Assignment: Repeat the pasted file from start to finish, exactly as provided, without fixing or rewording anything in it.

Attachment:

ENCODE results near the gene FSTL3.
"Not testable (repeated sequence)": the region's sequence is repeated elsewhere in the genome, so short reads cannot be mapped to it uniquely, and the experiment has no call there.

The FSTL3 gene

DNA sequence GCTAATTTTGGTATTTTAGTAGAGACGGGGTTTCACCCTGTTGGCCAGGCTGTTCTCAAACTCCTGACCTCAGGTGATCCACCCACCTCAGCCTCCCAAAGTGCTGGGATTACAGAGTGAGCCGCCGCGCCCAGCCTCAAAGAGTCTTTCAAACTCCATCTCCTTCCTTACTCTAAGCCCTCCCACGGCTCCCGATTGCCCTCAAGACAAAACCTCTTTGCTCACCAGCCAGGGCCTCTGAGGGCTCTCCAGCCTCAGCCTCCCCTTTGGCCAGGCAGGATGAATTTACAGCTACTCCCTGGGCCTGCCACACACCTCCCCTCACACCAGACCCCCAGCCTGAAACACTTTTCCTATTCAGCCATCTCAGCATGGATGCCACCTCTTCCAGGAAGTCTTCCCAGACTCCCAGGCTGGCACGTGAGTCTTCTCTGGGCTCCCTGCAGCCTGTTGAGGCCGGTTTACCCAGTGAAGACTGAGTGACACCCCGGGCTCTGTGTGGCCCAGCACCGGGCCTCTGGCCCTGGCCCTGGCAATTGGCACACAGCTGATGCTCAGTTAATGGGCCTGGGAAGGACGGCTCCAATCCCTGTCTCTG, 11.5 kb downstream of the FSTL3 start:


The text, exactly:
ENCODE results near the gene FSTL3.
"Not testable (repeated sequence)": the region's sequence is repeated elsewhere in the genome, so short reads cannot be mapped to it uniquely, and the experiment has no call there.

The FSTL3 gene

DNA sequence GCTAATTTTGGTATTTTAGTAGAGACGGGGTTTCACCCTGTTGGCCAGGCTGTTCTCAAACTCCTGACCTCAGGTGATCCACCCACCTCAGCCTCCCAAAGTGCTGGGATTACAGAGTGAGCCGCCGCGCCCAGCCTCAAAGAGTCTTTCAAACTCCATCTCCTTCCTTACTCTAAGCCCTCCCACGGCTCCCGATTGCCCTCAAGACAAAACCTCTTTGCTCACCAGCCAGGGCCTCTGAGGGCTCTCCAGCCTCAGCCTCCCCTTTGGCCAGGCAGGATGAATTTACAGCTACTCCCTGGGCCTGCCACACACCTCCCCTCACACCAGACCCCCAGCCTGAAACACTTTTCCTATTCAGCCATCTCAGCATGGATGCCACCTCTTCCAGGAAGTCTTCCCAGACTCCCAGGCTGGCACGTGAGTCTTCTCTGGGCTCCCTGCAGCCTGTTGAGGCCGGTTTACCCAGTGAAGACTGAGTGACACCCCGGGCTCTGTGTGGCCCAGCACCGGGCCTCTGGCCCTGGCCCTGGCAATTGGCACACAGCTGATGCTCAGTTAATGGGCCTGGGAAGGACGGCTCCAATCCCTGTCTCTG, 11.5 kb downstream of the FSTL3 start: